I have a subscription to Chevy High Performance, and was just looking through the latest issue, and wanted to drop a line and say that the blue '71 Stingray (Phil and Debbie Huffman) in the September issue is a beautiful car. It is my father-in-law's car and pictures of that car do not do it justice. Sorry if I sound a little partial but it is a beautiful car. He is very meticulous about keeping his car clean but drives it everywhere. It is far from being a trailer queen but from looking at it you could never tell.
Thanks for taking the time to listen to my praise about his car, and if possible I would like a little corner in the magazine for mine someday also. It is a '79 Electric Green Z28. I made it into the NastyZ28 calendar this year as February's car and would love to see it in your magazine. I am on vacation right now but when I return home I will download the images and send them your way. Thanks again and your magazines are great (I have a subscription to Chevy High and Camaro Performers). We are both devoted Chevrolet guys and your magazines keep us well informed of all the important Bow Tie issues.
Partial or not, the '71 Stingray is very nice indeed. Regarding your '79 Z28, send us the pictures with details and we'll be more than happy to showcase your ride.
High Speed Events
Concerning Bob D'Amore's letter in the Sep '10 issue about wanting to see more race cars in the mag. There is another venue where there are very few rules limiting cars. Open Road Racing is run on public highways closed for the day. Race distances run about 100 miles. The idea is to average a given speed. Classes run from 85-90 mph up to 175-180 mph. Some events also have an Unlimited class where the fastest time wins. Cars are started at intervals and run against the clock. The only limits on the cars are all safety oriented. The faster you want to go the more safety equipment and driver experience is required.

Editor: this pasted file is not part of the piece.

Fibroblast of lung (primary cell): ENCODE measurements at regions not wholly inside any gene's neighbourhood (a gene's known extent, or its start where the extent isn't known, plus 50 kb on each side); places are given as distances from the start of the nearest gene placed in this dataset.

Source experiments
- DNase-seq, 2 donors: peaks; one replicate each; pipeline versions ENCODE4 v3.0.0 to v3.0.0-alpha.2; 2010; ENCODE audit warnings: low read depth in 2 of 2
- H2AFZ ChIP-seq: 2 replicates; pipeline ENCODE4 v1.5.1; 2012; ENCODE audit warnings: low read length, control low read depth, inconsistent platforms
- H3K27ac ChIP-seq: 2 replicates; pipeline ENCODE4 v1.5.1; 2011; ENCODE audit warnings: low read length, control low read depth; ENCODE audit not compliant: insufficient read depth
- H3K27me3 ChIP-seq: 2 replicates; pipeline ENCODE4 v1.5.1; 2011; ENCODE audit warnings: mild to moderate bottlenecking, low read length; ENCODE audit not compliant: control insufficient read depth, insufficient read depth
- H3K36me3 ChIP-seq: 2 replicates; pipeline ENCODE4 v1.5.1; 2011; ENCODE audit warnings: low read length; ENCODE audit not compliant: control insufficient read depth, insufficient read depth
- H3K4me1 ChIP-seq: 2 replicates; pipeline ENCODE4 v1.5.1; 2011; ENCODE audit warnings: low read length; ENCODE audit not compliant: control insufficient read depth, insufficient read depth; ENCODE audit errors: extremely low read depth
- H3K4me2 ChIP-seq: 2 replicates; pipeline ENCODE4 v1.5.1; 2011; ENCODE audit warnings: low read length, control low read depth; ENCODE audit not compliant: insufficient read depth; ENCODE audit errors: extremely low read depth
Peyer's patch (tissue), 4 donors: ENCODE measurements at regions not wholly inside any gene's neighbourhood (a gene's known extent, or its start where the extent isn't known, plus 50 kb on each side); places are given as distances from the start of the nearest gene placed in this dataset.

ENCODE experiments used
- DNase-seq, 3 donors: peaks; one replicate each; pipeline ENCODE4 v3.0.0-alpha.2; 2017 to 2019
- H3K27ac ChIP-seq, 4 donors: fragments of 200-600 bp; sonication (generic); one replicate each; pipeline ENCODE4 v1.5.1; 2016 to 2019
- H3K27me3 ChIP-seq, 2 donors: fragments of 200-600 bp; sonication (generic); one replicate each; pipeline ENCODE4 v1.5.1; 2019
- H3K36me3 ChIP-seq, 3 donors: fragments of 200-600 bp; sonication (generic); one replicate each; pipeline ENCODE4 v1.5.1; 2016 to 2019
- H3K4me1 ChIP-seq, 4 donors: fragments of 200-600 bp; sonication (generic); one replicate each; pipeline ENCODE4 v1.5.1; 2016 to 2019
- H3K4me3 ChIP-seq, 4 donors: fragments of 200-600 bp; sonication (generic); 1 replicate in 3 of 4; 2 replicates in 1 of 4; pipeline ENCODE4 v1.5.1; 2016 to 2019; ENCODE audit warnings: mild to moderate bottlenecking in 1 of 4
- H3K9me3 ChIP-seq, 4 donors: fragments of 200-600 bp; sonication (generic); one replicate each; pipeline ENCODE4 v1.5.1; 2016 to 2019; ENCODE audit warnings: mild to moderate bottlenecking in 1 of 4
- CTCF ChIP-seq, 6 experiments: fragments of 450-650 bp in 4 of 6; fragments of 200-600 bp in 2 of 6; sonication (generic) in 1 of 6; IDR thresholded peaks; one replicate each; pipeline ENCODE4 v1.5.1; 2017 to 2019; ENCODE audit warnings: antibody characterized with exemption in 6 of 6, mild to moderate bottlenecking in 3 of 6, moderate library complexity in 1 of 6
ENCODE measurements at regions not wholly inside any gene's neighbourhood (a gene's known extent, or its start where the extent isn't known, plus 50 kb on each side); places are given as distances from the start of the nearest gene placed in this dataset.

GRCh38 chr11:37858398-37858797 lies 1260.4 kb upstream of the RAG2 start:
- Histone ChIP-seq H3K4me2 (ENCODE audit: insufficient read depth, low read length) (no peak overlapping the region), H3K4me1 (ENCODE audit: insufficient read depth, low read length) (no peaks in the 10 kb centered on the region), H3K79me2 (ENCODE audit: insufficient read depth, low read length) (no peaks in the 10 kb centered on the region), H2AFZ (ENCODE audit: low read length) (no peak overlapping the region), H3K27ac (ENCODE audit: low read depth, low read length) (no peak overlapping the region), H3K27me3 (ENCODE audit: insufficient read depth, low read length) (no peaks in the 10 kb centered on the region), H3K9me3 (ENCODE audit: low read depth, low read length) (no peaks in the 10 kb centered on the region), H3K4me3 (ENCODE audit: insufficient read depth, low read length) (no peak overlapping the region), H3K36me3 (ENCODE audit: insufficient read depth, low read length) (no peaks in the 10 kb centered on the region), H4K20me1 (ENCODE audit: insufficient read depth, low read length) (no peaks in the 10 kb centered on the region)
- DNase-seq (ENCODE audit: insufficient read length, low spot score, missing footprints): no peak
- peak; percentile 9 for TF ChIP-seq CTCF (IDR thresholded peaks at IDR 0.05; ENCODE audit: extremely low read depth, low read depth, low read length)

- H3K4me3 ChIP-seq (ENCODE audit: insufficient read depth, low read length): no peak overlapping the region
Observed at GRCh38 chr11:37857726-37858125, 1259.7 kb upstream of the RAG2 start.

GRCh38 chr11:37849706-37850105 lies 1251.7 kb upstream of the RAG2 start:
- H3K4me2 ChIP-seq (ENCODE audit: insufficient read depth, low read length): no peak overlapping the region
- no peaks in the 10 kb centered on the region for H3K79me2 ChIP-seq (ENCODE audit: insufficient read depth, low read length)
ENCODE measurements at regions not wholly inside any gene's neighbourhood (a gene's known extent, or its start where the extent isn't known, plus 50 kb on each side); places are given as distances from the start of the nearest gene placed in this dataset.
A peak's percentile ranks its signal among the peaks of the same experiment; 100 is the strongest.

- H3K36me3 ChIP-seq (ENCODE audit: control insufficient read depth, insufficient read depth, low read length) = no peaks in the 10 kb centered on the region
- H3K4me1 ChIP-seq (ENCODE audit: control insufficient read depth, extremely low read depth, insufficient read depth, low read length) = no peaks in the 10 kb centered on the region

In the slower classes, you can run your grocery getter, only needing non-synthetic long sleeves/trousers, gloves, and a helmet. The car only needs to be in reasonable condition and have stock belts, tires in good condition, and a fire extinguisher.
The fastest classes require a full cage, racing seat, fuel cell, fire suppression system, and tires up to the task. The driver (navigator, if there is one) needs a fire suit, shoes, gloves, head & neck restraint, helmet, and arm restraints. Otherwise almost anything goes for the car. No engine limits, no aero body mod limits, no transmission limits, etc.
Everything from econo cars up through Vettes/Vipers/Porsches up to retired NASCAR machines usually show up. Events are usually three days long and there is plenty of time to bench race at these events.
Check out the various events at these websites for more detailed info on locations, requirements, and schedules: openroadracing.com, sorcrace.com, silverstateclassic.com, bborr.com
I'm just curious why I don't see a lot of '79-87 El Caminos in most of the Chevy magazines in print today. I myself have three '80's era Chevys starting with my first project, an '81 El Camino that came with the factory 267 V-8 automatic. I'm currently in the process of building a 454ci for it. Almost all my parts are from Edelbrock, including the heads, manifold, and the cam. I'm having trouble deciding on whether to use the Turbo 350 I have out of an old '79 truck for my setup or to find a Turbo 400 and rebuild it to my needs. I'm also planning on a full Hotchkis suspension setup and a posi-trac rear.